The Texas Longhorns will continue to play “The Eyes of Texas” after football games throughout the season, even without the band present for Saturday’s matchup with Baylor, a statement from university president Jay Hartzell said Wednesday evening.
The Daily Texas reported Wednesday that an internal band survey asking whether or not they would play the song led to a lack of “necessary instrumentation.” However, Hartzell said in his statement that “while we would love the band to be with our fans at all our games, we never planned for them to perform live this Saturday.”
“We knew this summer that, as we make our campus a more welcoming place, we would face many hard conversations,” Hartzell’s statement continued. “I remain truly optimistic that we will find ways to join together around our song, which has been so positive for so many Longhorns over the past 120 years.”
“The Eyes of Texas” has come under scrutiny for its history in blackface minstrel shows. Furthermore, the alma mater’s first verse is inspired by a phrase frequently used by Confederate commander Robert E. Lee: “The eyes of the South are upon you.”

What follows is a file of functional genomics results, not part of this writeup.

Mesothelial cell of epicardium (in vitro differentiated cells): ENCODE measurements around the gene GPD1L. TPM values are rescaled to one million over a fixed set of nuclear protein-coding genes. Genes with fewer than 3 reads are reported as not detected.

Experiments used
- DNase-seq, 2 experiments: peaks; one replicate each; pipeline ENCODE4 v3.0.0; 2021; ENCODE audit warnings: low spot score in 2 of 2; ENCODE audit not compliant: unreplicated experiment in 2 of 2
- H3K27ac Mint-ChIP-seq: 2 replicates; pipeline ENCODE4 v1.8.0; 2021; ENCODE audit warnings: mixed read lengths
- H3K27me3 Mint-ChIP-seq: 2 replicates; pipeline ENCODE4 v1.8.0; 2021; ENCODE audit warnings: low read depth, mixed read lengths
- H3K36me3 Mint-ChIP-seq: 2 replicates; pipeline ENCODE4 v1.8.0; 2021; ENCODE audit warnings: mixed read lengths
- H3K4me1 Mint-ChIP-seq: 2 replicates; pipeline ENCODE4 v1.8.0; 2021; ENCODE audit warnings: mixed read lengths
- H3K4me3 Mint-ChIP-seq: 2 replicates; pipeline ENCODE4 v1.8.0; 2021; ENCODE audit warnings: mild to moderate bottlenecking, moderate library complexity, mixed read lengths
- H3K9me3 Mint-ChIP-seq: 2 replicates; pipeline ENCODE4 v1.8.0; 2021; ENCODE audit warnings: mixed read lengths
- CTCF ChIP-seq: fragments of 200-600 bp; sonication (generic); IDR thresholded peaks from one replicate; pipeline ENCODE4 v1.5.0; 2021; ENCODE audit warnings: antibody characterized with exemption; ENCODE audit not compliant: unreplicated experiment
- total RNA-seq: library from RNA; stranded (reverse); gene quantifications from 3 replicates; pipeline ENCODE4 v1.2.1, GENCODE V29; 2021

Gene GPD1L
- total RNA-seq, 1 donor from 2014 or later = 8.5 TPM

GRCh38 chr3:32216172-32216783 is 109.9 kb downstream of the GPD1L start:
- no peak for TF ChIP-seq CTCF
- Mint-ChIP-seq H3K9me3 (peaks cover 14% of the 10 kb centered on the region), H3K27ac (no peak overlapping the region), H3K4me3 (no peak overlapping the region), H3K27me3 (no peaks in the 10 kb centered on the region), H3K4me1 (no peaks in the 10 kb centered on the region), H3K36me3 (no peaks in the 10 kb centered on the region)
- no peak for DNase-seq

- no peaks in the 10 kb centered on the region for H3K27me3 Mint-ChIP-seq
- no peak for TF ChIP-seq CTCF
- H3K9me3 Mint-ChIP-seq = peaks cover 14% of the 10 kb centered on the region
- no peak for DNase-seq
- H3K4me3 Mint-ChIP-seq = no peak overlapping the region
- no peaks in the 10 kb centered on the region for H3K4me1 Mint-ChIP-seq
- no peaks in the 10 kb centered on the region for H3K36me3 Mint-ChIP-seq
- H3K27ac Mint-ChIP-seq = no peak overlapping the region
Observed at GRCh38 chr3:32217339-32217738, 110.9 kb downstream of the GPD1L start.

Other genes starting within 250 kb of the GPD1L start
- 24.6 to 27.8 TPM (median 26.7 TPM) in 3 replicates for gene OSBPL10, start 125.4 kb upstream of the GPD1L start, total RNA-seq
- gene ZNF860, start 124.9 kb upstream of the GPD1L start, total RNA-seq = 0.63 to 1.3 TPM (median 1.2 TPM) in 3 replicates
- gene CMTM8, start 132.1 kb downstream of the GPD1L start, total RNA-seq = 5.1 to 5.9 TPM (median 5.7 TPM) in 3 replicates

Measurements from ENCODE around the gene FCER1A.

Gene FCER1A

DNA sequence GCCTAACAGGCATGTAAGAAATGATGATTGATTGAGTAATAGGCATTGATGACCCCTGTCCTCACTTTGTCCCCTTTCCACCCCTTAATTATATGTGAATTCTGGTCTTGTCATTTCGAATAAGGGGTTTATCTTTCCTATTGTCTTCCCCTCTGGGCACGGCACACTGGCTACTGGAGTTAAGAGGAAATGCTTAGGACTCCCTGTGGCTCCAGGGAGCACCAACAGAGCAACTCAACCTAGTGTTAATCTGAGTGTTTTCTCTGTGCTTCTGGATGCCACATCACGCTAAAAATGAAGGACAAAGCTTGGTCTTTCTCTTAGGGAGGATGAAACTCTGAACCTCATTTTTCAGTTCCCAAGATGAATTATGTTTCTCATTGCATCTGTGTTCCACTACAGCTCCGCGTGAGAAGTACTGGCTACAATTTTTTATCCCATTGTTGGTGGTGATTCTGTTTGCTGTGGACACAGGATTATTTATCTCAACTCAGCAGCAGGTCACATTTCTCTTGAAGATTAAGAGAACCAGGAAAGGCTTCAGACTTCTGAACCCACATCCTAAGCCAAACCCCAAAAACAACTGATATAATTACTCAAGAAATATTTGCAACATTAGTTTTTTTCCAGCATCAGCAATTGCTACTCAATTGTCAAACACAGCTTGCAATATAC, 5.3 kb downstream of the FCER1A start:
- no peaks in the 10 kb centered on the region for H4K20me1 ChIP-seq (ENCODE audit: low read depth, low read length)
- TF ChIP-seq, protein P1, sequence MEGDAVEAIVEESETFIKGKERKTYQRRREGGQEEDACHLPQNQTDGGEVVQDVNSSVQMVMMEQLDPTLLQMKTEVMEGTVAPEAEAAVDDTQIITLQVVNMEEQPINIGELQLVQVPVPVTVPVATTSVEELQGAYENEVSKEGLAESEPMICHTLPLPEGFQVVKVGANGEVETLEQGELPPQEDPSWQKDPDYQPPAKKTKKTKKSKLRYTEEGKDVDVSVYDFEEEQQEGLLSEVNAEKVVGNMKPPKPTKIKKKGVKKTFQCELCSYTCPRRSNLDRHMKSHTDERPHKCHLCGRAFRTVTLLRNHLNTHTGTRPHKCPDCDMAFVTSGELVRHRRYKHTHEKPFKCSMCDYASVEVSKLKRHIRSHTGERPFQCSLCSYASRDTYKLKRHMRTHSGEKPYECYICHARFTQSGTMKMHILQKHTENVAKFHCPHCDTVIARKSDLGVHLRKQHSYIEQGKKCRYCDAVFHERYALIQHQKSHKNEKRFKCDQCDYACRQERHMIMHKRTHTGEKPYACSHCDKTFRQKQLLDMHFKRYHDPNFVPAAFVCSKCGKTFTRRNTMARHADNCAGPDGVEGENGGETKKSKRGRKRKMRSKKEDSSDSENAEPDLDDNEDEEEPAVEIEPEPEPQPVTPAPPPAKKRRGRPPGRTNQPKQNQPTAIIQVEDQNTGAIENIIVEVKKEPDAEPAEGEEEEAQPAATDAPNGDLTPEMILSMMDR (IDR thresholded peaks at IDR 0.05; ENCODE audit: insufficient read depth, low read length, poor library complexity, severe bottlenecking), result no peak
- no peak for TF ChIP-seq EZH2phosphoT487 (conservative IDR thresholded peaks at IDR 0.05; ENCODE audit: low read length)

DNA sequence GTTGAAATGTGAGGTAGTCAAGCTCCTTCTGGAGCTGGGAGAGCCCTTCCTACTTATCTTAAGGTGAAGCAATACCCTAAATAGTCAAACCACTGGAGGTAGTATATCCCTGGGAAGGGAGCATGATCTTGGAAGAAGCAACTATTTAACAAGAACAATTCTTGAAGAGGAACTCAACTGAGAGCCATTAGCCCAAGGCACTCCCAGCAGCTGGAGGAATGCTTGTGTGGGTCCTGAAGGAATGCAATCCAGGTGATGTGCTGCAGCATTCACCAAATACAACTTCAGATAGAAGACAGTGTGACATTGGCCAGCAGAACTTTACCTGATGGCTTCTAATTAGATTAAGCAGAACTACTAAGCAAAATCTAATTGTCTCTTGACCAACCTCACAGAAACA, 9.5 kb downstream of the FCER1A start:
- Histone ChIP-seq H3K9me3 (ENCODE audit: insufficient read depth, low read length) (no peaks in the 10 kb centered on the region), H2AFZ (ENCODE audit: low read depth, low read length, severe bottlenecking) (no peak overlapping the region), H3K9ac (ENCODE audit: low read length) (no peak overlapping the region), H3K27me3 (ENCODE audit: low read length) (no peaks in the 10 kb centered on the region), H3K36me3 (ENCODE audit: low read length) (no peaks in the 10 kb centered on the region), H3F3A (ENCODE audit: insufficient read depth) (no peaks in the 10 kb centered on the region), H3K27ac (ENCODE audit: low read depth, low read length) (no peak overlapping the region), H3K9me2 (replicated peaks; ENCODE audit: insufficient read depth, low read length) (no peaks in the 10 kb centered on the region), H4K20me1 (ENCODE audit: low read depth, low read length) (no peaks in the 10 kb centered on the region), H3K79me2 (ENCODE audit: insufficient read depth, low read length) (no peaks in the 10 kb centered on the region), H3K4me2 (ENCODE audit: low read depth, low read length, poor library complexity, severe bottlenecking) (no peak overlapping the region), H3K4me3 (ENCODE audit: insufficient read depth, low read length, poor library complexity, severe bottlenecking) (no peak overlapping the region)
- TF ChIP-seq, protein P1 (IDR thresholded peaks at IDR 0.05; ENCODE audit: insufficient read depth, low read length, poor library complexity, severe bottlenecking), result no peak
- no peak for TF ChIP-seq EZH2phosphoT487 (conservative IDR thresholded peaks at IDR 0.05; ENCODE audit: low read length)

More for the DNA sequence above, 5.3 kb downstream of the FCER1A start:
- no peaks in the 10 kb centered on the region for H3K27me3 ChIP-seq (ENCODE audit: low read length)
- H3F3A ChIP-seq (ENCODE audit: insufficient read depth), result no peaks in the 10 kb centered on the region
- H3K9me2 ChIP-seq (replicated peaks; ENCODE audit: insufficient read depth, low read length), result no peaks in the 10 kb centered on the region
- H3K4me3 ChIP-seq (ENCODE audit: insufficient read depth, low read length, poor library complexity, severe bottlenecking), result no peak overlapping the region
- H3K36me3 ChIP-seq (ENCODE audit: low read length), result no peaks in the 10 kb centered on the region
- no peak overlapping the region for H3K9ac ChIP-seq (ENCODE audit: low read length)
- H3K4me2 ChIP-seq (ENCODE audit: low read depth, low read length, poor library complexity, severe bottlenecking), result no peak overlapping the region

This summer, pressure mounted on Texas to do away with the song as athletes from multiple sports released a statement requesting changes at the school. Among those: renaming certain buildings on campus and replacing “The Eyes of Texas” with “a new song without racist undertones.”
The statement also requested the university lift a requirement for athletes to sing the song.
— 🦅 (@_BrennanEagles_) June 12, 2020
Last week, athletic director Chris Del Conte said he expected players to remain on the field during the postgame playing of the alma mater.
“I have had many conversations with our head coaches outlining my expectations that our teams show appreciation for our university, fans, and supporters by standing together as a unified group for ‘The Eyes,’ while we work through this issue,” Del Conte said, according to the Associated Press.
Coach Tom Herman, though, said this week there’s no requirement for players to remain on the field for the song. There was “confusion,” Herman said, following Texas’ Oct. 10 loss to Oklahoma at the Cotton Bowl, leading to quarterback Sam Ehlinger standing as one of the lone figures left on the field when the song began.
Ehlinger has since called the scene a “misunderstanding,” saying he stayed to talk with coaches and players. Still, Ehlinger said he stood to recognize the song because of his connection to it growing up a Longhorns fan from Austin.
“That perspective is that I grew up a Longhorn. I grew up singing The Eyes of Texas’ win, lose or draw,” he said, according to the Austin American-Stateman. “I shared that experience with my family. I shared that experience with my [late] dad, and never once singing that song has anything negative ever crossed my mind. It was always about paying respect to the university and the incredible tradition